The two 1/2inch threaded 4inch long thermowells (Ebay: mainlandvf) arrived from the USA last week. They cost $14each, including shipping, which is not bad considering similar cost about $35-45 if purchased locally. What I like about these is that while the thread that screws into the keg is 1/2 inch, it also has a 1/2 inch thread to fit a probe, most other thermowells are designed differently.
About half the 304 Stainless 1/2 inch weldless fittings arrived from (Ebay: dailyappliance2010) China today. After checking the prices from four local vendors, two USA based websites, the Chinese Ebay fittings (which are probably exactly the same as all the others anyway) averaged out at about 20-40% cheaper. The ball valves -3piece valves for kettle and mash tun, 2piece for HLT and pumps- were considerably cheaper from Ebay than I could find elsewhere.
Keg King when I was there last week. The small red silicon o-rings were purchased (costing just a few cents each) when I ordered my beer-taps from the USA, unfortunately the website had them listed incorrectly so they are not actually 1/2 inch in size and need to be forcibly squeezed over the fittings.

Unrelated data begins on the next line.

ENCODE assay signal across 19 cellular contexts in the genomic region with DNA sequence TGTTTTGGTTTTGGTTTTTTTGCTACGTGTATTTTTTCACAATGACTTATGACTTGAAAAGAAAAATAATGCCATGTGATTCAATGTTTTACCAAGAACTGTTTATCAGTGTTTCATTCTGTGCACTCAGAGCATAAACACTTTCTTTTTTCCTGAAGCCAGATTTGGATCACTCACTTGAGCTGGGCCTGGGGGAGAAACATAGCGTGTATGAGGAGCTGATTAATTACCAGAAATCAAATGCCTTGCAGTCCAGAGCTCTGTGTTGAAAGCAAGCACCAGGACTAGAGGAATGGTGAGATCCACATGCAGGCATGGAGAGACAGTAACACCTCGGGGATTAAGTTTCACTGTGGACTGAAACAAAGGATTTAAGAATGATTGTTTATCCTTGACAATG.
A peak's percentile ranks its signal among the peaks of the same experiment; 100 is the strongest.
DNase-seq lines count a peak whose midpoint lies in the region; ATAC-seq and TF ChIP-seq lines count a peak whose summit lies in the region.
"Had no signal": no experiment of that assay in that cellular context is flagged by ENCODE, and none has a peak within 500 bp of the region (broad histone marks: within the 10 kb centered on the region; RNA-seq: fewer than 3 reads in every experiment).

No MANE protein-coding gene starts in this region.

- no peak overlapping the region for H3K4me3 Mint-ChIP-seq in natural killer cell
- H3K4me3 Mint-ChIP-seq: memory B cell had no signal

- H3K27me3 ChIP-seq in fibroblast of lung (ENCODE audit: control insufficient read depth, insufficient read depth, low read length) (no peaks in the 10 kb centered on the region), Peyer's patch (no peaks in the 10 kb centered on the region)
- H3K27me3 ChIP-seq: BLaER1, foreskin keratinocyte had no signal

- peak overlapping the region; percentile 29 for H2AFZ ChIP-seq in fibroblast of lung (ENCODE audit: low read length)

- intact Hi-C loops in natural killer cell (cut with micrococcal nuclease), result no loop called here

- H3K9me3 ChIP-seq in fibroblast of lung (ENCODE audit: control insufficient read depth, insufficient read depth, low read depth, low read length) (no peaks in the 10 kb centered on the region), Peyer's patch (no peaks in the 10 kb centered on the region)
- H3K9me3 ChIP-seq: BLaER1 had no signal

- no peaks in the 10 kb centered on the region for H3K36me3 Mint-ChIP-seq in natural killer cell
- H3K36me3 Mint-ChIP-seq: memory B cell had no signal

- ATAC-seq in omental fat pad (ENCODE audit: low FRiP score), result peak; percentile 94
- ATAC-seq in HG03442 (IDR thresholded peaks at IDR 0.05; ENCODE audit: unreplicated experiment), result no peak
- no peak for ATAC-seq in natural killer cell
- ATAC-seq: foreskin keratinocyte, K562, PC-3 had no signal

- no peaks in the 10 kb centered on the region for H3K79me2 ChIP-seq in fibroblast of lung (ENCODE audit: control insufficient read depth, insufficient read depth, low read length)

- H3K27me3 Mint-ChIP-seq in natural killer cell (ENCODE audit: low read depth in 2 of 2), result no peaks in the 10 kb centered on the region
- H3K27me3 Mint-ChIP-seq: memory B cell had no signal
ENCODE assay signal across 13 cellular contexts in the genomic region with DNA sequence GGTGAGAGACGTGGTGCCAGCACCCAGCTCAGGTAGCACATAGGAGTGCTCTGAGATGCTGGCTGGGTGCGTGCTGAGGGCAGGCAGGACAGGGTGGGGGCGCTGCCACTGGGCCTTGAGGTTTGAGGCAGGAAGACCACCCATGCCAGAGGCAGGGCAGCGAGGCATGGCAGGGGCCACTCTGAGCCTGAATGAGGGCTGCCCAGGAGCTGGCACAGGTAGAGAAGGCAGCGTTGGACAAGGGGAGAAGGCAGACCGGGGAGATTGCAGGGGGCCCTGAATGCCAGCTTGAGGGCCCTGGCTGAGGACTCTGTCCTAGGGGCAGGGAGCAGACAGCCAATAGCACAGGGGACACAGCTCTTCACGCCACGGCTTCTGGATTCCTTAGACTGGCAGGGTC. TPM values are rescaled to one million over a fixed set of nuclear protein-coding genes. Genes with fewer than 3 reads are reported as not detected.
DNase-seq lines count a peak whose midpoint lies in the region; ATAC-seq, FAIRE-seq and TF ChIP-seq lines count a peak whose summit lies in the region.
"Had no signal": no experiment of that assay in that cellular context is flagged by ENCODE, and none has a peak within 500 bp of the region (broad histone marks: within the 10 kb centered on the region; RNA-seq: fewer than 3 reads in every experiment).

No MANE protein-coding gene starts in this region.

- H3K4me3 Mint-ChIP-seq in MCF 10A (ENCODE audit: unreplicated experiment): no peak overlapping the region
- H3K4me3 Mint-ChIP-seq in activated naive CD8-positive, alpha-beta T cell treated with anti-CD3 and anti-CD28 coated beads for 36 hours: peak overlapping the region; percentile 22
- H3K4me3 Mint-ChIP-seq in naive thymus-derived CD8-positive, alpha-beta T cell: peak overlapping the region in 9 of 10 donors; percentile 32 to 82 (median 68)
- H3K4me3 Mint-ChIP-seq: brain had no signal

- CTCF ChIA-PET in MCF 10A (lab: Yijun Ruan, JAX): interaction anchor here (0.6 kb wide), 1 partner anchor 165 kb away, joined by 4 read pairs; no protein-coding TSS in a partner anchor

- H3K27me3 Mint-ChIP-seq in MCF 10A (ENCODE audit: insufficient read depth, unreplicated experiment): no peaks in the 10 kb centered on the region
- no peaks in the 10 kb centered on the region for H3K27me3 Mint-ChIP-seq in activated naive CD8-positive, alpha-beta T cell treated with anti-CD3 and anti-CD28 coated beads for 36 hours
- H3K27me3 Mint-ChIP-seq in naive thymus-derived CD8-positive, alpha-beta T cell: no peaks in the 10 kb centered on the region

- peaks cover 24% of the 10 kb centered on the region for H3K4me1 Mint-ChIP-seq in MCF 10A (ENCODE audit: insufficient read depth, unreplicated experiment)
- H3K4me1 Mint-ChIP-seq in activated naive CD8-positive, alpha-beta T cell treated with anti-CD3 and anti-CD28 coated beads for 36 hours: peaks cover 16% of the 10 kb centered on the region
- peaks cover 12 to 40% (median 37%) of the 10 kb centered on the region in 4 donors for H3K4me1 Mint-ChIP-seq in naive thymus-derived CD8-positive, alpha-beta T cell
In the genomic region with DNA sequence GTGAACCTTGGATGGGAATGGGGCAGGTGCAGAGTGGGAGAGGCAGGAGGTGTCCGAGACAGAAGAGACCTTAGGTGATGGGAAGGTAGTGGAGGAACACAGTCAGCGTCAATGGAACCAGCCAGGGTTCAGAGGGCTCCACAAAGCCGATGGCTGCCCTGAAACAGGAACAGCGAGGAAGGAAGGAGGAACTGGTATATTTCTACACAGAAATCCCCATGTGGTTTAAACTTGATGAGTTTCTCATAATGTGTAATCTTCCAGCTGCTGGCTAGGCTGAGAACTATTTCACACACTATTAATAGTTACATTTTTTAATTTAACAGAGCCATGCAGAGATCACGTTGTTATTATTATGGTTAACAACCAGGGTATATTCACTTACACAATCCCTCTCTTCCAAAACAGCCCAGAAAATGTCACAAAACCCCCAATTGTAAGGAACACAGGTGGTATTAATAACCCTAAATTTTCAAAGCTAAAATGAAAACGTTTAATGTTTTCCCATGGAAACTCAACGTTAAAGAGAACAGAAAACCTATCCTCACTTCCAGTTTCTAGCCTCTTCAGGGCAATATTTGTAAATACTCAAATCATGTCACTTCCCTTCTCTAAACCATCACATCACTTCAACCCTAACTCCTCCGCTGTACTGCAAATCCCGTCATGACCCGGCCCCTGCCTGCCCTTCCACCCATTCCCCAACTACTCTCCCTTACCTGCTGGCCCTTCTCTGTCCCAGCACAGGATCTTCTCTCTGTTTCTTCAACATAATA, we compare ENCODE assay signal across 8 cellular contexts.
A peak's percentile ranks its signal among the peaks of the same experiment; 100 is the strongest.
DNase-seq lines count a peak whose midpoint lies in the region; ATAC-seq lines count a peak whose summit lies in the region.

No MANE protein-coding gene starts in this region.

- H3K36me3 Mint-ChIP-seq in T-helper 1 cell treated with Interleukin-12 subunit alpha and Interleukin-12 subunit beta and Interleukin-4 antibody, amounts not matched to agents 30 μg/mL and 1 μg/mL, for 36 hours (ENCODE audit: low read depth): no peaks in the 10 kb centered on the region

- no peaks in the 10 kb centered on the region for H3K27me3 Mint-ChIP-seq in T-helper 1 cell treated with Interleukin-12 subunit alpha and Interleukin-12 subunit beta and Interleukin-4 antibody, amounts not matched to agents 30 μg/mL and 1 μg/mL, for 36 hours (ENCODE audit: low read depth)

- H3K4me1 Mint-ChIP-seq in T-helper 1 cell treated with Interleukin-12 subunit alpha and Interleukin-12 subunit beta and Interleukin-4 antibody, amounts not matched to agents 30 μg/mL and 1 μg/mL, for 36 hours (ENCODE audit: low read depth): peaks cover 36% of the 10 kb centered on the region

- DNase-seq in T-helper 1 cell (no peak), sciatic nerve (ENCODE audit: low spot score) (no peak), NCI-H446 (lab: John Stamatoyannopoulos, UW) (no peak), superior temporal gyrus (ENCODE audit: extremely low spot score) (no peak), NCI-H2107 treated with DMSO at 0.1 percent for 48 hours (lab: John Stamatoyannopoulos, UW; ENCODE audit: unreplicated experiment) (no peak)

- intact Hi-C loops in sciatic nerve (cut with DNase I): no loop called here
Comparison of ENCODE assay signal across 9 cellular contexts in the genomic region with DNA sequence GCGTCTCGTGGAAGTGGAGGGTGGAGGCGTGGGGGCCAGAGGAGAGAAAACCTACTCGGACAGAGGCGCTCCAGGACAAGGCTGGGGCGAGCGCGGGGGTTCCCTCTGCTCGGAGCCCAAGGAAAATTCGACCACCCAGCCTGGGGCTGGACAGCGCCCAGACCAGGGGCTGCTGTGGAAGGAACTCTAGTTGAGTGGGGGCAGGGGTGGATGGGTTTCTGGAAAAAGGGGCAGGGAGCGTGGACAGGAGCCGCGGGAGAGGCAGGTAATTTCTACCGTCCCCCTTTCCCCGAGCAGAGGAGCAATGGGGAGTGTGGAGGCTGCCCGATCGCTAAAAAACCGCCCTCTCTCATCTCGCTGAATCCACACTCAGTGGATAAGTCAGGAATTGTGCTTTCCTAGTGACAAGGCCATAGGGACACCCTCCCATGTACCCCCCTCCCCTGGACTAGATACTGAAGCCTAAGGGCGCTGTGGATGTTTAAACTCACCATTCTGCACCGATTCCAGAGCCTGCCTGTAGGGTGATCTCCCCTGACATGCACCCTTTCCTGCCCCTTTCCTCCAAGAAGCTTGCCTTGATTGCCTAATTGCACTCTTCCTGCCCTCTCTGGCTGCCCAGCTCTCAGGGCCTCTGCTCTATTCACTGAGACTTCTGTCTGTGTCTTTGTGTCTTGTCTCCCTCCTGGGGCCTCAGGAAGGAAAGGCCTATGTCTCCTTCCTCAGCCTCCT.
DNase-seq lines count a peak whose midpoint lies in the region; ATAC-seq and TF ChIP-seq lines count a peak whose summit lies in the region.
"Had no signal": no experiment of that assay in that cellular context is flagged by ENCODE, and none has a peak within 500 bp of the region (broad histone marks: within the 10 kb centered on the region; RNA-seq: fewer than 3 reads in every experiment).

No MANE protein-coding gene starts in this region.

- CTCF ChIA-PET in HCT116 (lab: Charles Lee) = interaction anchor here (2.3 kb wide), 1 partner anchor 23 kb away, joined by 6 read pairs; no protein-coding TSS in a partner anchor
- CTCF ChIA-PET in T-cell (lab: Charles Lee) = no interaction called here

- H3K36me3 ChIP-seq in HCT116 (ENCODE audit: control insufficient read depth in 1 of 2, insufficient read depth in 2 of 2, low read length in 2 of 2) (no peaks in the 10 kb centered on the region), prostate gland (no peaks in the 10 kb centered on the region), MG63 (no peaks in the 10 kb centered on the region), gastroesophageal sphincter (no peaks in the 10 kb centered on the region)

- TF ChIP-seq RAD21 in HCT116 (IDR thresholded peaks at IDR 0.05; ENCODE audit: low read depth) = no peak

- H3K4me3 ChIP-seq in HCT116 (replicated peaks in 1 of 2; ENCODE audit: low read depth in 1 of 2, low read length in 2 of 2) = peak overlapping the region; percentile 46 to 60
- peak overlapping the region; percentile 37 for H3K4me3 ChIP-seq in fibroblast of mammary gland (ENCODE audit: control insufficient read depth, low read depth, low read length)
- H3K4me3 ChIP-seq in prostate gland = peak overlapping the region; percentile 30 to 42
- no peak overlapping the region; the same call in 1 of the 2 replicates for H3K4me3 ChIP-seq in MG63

The fittings are all 1/2 inch NTP a U.S. standard for tapered threads, the theory behind the tapered thread is that it allows them to form a seal when torqued, unlike parallel thread fittings where the threads merely hold the pieces together and do not provide the seal. This has advantages -sealed thread- and disadvantages -the fittings do not tighten snugly 'all the way up' like parallel threaded fittings do, so washers will be needed where the fittings pass through the wall of the kegs.
The difference between the two thread types is best shown in the photo below. The tapered thread (1/2 inch stainless) fittings are shown on the right, notice that the male nipple does not fit all the way inside the female valve socket. With the parallel thread (3/4 inch brass) fittings on the left, the male thread tightens all the way into the female valve socket, but it also relies on a rubber seal to ensure there is no leaks along the parallel thread.
Each of the tapered thread connections here are about as tight as they go.
When I purchased them last year (from Chi Company in the USA) the 'SnapLock' brand camlock fittings were about half the cost of similar local products.
Of course the major problem with using U.S. standard fittings is that it's hard to get just one or two more fittings without paying a significant delivery charge. Which is why planning and working out exactly what I needed was something that took a fair bit of time.